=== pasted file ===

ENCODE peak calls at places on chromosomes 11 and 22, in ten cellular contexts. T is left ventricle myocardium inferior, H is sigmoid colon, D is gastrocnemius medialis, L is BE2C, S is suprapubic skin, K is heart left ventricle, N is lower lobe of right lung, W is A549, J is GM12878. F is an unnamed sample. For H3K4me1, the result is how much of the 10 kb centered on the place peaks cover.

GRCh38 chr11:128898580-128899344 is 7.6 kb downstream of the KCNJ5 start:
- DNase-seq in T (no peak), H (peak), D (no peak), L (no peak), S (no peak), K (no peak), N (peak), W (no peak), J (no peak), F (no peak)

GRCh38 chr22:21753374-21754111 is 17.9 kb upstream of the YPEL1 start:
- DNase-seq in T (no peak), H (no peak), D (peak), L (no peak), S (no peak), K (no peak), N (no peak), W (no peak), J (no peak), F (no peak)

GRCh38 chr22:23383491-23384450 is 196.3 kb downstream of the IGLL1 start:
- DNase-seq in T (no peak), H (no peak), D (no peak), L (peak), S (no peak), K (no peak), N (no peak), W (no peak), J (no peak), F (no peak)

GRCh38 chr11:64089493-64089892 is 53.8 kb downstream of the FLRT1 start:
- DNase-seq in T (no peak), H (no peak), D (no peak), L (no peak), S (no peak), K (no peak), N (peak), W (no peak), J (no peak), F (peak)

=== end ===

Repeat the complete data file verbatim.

ENCODE peak calls at places on chromosomes 11 and 22, in ten cellular contexts. T is left ventricle myocardium inferior, H is sigmoid colon, D is gastrocnemius medialis, L is BE2C, S is suprapubic skin, K is heart left ventricle, N is lower lobe of right lung, W is A549, J is GM12878. F is an unnamed sample. For H3K4me1, the result is how much of the 10 kb centered on the place peaks cover.

GRCh38 chr11:128898580-128899344 is 7.6 kb downstream of the KCNJ5 start:
- DNase-seq in T (no peak), H (peak), D (no peak), L (no peak), S (no peak), K (no peak), N (peak), W (no peak), J (no peak), F (no peak)

GRCh38 chr22:21753374-21754111 is 17.9 kb upstream of the YPEL1 start:
- DNase-seq in T (no peak), H (no peak), D (peak), L (no peak), S (no peak), K (no peak), N (no peak), W (no peak), J (no peak), F (no peak)

GRCh38 chr22:23383491-23384450 is 196.3 kb downstream of the IGLL1 start:
- DNase-seq in T (no peak), H (no peak), D (no peak), L (peak), S (no peak), K (no peak), N (no peak), W (no peak), J (no peak), F (no peak)

GRCh38 chr11:64089493-64089892 is 53.8 kb downstream of the FLRT1 start:
- DNase-seq in T (no peak), H (no peak), D (no peak), L (no peak), S (no peak), K (no peak), N (peak), W (no peak), J (no peak), F (peak)